Case Study: Vizme, Adaptation, and Living with Facebook

(Update 2014: Vizme didn’t make it. Its founders went on to other things. In the end, it’s another interesting technology that didn’t have the right combination of marketing, sweet spot problem and solution, traction, work, and luck)

I’ve been watching since I first saw the demo about a year ago. It struck me as immediate coolness. Imagine being able to mix up a combination of online video and pictures that play when clicked, representing a topic, theme, idea, or brand; and putting that onto your blog or Facebook page as something like an icon (it’s actually bigger than an icon, but circular, as shown here) that plays when clicked.

To give you an idea, I went over to and picked up a token for sharing. If you click the image here, a vizme token, it should take you to some person’s creative work patching together SuperBowl commercials from YouTube. In this case, it’s a lot like a YouTube playlist, but it’s a dark background and a much more direct, less cluttered, interface. I could share it on Facebook, Twitter, or, like here, on a website. And it’s free.

I’m interested in Vizme for several reasons: It’s in Eugene, OR, so it’s local to me. It entered the Willamette Angel Conference investment contest last year, and I’m a member there, so I got to watch the pitch. It didn’t win, but it did get my vote on the first ballot. I like Dan Mayhew, one of the three founders. I think it’s a cool idea, well implemented.

vizme logoPerhaps most important, though, is the principle of adaptation. While I’ve been watching, the vizme founders have gone up and down in sophistication of the interface as they went through early users and had to make changes. They’ve had to adapt to changes in the Facebook interface that (entirely by accident, without any bad intentions on Facebook’s part) changed the way the tokens work. And they’ve been scrambling for angel investment, testimonials, advisors, and interface adaptations to fit the changing face of social media. And their revenue model has been revised and adapted several times.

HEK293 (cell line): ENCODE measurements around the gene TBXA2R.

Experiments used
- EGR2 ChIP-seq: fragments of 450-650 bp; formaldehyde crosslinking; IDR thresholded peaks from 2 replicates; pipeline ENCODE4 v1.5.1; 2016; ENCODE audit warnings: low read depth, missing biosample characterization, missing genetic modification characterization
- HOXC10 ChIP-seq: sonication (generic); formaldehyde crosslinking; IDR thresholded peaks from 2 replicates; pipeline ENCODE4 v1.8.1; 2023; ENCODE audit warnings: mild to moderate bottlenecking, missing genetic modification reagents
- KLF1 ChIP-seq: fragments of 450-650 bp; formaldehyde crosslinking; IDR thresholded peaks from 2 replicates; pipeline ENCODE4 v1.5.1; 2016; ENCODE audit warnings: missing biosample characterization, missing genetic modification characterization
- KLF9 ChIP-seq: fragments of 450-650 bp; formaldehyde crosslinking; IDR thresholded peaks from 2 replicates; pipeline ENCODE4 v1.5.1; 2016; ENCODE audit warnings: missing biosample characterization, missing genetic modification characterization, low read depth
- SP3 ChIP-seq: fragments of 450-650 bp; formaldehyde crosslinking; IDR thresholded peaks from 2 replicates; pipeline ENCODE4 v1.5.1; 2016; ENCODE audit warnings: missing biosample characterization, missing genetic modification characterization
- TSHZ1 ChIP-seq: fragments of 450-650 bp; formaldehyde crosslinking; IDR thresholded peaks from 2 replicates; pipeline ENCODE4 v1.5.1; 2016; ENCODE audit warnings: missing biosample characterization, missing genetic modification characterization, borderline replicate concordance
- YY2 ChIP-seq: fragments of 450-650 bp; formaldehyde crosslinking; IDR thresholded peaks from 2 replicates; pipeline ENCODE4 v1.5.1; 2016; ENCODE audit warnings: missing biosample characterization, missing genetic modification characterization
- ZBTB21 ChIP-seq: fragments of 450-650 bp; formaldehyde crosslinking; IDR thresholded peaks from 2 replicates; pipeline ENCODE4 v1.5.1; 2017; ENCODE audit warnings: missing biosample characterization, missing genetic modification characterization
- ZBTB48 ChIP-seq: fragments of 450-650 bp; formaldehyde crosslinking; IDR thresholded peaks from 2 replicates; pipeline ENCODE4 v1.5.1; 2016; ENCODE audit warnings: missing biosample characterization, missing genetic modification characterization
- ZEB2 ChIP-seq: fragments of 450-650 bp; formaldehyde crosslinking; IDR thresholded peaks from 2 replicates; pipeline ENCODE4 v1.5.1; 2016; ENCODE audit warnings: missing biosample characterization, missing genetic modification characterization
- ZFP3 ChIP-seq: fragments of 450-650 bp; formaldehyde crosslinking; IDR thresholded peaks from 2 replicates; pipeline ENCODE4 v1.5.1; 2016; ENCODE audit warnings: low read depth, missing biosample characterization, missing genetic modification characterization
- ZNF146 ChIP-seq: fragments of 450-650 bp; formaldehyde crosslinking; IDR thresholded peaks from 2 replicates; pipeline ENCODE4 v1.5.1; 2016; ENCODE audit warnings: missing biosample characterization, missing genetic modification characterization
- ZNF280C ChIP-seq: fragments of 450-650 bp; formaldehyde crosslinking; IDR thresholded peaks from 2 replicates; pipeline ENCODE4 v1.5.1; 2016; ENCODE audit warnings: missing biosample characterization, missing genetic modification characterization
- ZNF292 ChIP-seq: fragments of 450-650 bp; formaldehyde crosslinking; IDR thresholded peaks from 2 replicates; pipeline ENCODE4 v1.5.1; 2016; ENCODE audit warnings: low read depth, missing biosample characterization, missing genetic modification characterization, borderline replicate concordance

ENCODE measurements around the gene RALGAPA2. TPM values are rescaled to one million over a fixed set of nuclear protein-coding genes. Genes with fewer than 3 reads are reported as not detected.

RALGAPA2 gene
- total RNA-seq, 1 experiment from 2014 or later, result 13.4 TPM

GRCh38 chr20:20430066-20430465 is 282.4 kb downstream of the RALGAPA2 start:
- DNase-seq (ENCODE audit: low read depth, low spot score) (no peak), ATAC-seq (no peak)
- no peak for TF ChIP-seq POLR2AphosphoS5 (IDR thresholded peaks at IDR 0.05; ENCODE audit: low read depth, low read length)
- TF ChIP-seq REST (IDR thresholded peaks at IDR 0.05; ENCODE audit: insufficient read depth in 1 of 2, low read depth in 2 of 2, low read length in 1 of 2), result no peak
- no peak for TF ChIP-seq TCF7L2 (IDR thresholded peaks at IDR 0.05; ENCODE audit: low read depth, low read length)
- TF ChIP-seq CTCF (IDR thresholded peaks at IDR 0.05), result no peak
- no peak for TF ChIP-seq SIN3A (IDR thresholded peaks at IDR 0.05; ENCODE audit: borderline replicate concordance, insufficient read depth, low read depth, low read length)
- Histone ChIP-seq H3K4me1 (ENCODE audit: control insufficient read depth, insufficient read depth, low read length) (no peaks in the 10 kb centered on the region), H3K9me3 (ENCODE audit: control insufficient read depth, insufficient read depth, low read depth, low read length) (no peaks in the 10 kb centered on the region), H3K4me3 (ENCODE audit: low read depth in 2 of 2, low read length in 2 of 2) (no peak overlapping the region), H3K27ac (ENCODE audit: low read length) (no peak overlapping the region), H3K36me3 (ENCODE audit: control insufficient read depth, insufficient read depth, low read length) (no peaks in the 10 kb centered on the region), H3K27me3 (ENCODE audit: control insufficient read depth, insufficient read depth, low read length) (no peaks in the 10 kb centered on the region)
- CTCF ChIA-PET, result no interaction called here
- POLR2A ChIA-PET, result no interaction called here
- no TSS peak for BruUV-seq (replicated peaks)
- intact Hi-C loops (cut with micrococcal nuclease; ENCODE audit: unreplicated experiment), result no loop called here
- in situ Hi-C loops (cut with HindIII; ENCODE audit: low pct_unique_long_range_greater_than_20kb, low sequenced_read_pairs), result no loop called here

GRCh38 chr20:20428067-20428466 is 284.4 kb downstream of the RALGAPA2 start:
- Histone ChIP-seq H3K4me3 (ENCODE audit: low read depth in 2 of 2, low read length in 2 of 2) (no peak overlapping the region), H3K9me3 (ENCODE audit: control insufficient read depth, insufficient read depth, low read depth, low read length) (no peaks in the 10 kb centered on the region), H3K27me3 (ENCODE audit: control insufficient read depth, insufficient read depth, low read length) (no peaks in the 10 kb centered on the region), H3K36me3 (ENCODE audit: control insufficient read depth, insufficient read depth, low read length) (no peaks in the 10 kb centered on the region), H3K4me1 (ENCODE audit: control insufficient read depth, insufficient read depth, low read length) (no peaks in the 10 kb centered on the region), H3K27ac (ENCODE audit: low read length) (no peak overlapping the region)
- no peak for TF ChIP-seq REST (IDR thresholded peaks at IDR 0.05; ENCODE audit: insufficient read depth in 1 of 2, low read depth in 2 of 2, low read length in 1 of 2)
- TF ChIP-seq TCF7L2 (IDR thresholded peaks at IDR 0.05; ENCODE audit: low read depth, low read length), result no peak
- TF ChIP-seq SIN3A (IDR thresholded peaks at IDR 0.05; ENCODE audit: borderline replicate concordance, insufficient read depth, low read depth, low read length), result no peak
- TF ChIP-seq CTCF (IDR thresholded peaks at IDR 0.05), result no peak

And, as a great example of what happens in the startup world, life goes on. Facebook changes, vizme adapts. Users work with it, suggest changes, and vizme adapts. Those changes affect the revenue model, and vizme adapts.


  • Tweets that mention Case Study: Vizme, Adaptation, and Living with Facebook -- says:

    […] This post was mentioned on Twitter by Tony Mack, Gretchen Glasscock and Abel Creative, Gretchen Glasscock. Gretchen Glasscock said: Case Study: Vizme, Adaptation, and Living with Facebook: TweetI’ve been watching since I first saw the… […]

Leave a Reply

Your email address will not be published. Required fields are marked *